An owners view, Tom Gallagher: “Some might call me stupid but I decided to buy a Golf R32 over the current Golf R in August last year. I don’t regret it at all. While the new car is probably much more refined, the noise my car makes is unbeatable. I think it’s the most enthralling part of the car but, of course, it also drives like an absolute dream. 

“I bought a completely unmodified car for £5500 and I’ve had few issues. If I had to highlight any problems with it, I’d say tax is a little high and the car I bought did have fogged up headlights, but they were an easy fix. I’ve also had to sort a few rust problems but they weren’t particularly noticeable.” 

Buyer beware

Engine: It’s chain driven so you don’t have to worry about cambelt replacement, but you should make sure coil packs, tensioners and bolts are in good order. You will know something’s off if you can hear a rattle from the engine. Oil changes are recommended every 10,000 miles and the rear differential and four-wheel drive system need to be serviced every 40,000 miles.

Transmission: The R32’s DSG requires an oil change every 40,000 miles and is reliable if this is adhered to. Owners suggest the most common fault with the DSG is failure of the mechatronics unit, which can cost up to £1500 to replace. Manuals can sometimes struggle to get into third gear.

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Bodywork: Issues are similar to the standard fifth-generation Golf. The plastic lining on the wheel arches can wear away paint, eventually leading to rust. Other rust-affected areas are the door sills, just below the rear VW badge and the roof seams. The front lights can also suffer from condensation if the seals wear.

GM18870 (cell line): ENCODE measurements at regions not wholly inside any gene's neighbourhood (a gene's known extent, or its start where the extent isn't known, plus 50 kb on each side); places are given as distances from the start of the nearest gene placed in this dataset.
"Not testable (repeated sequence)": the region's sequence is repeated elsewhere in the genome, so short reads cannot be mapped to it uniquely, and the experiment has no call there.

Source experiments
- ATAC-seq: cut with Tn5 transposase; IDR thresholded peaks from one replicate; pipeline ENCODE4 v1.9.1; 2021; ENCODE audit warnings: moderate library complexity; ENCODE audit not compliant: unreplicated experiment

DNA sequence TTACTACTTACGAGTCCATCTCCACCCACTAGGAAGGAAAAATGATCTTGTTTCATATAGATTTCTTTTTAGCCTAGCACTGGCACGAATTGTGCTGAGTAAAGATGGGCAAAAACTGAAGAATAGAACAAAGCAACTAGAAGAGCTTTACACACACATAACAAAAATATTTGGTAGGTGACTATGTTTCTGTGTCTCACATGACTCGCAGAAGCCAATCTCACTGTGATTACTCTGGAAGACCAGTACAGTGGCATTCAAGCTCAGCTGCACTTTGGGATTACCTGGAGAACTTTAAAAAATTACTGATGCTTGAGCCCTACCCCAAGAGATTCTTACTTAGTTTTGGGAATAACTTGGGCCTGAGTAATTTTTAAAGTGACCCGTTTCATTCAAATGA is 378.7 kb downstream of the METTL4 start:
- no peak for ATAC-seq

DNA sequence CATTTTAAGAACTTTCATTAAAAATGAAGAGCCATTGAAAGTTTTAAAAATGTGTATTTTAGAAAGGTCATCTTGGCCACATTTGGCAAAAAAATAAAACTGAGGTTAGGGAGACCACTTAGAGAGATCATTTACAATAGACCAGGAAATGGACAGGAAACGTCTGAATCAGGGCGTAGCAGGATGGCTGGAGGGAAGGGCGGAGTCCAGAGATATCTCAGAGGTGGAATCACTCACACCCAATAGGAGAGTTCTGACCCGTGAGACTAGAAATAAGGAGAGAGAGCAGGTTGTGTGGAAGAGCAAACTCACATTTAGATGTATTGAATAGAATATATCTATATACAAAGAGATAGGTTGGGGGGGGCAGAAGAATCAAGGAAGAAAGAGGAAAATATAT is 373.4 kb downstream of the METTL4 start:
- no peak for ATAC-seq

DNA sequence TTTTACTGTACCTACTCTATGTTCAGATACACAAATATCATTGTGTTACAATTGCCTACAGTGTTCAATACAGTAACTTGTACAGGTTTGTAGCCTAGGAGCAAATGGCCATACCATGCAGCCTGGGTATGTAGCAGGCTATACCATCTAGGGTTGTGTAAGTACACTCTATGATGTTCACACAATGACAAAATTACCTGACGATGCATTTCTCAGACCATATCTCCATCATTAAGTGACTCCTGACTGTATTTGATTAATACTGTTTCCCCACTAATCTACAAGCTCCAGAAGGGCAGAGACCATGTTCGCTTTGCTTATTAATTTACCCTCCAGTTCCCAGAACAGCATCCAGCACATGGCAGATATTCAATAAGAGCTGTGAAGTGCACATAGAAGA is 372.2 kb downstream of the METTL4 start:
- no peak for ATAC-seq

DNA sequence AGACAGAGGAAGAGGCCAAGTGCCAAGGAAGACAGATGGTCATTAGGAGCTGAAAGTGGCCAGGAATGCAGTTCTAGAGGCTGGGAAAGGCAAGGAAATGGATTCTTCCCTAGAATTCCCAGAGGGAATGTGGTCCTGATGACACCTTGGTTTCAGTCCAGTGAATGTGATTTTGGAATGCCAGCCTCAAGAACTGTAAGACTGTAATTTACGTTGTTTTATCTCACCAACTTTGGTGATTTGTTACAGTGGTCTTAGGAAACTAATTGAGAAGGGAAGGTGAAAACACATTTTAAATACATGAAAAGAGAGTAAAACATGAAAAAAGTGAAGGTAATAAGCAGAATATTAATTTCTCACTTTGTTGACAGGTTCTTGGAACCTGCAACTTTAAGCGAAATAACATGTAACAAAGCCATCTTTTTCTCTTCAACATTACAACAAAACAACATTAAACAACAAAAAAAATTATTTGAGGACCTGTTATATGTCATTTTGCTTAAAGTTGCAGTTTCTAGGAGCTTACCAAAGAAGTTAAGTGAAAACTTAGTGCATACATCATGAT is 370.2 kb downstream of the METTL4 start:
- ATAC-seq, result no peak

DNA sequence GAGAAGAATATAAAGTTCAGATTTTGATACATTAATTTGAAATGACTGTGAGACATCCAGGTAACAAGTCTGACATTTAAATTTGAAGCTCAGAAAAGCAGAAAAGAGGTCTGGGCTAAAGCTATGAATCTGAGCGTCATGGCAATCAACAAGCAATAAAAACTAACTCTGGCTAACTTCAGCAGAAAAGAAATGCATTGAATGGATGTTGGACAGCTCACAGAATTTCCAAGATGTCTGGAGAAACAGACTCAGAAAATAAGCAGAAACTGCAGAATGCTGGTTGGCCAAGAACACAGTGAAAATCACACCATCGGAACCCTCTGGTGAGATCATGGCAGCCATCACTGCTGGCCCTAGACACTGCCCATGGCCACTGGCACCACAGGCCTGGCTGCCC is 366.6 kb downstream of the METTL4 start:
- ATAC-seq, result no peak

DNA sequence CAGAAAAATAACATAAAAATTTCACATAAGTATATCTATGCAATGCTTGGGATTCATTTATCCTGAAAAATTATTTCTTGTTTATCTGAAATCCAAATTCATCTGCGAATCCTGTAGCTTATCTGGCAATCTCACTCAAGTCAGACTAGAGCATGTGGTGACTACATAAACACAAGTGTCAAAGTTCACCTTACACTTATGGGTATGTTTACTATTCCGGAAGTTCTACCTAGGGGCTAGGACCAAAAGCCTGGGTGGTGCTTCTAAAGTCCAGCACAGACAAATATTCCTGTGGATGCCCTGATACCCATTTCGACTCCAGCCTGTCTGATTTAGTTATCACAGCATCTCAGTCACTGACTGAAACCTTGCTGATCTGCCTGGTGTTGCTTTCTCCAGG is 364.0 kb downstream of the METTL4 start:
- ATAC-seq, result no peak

Interior: The optional Recaro seats can wear around the edges and the seat mounts are prone to rattling. Leather seats can also sag. Damp can affect the battery storage area, boot, sunroof and carpets.

Electrics: Look out for flickering headlights. Cruise control and climate control systems can break and be costly to repair. Some owners have experienced problems with the sunroof opening by itself. People have been known to disable the engine management system light ​​if they don’t want to pay to repair certain parts, so check it on start-up.

Also worth knowing: R32 prices may look affordable, but that 3.2-litre V6 engine has the ability to hit your wallet hard. Few hot hatches are green, but the R32 emits more than some rivals, producing 233g/km of CO2 and setting drivers back £585 a year in tax. You can expect a combined economy of 29.1mpg. For comparison, a 2004 Honda Civic Type R is significantly cheaper, with a £340 tax bill, 212g/km and 31.7mpg. The Ford Focus RS is similar in cost to the Civic (£340 tax but with a combined economy of 28mpg). Mind you, neither has that Volkswagen V6…

How much to spend

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£5000-£6499: Hard-driven, enthusiast-owned cars with upwards of 150,000 miles. Many come with a full service history. 

£6500-£7499: A mix of automatic and manual cars, some with optional extras such as a Winter Pack and electric door mirrors.

£7500-£8499: Tidy-looking cars, including some with aftermarket bodykits and remapped engines.

£8500-£9499: Mileages are still high here, but most models have well-maintained engines and very smart bodywork.

£9500-£10,499: Some excellent examples, with mileage dropping below 75,000.

£10,500-£15,000: The best Golf R32s, barring those kept locked away. 

One we found

Volkswagen Golf R32, 2009, 102k miles, £8495: This black R32 comes with a full, 11-stamp service history, two keys, a like-new interior kitted out with sat-nav and a clean exterior. Its MOT runs until August and it’s being sold with a three-month warranty.

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Marc 14 February 2022
The type of person buying and driving these isn't really the sort to be too concerned about taxing their car anyway.
si73 14 February 2022
Annual tax bill over £500, it's nuts isn't it as when they changed the tax regime in 2017 you can run a similarly high co2 car for around £155, just look at the tax difference between a used 2016 and 17 Mustang.
The V6 did sound special on these but you can see why they went to a tuned version of the E888? 2.0 engine, personally I've always preferred the GTi, plentiful performance and a more nimble lighter car, but I can certainly see why the R32 and later Rs are coveted.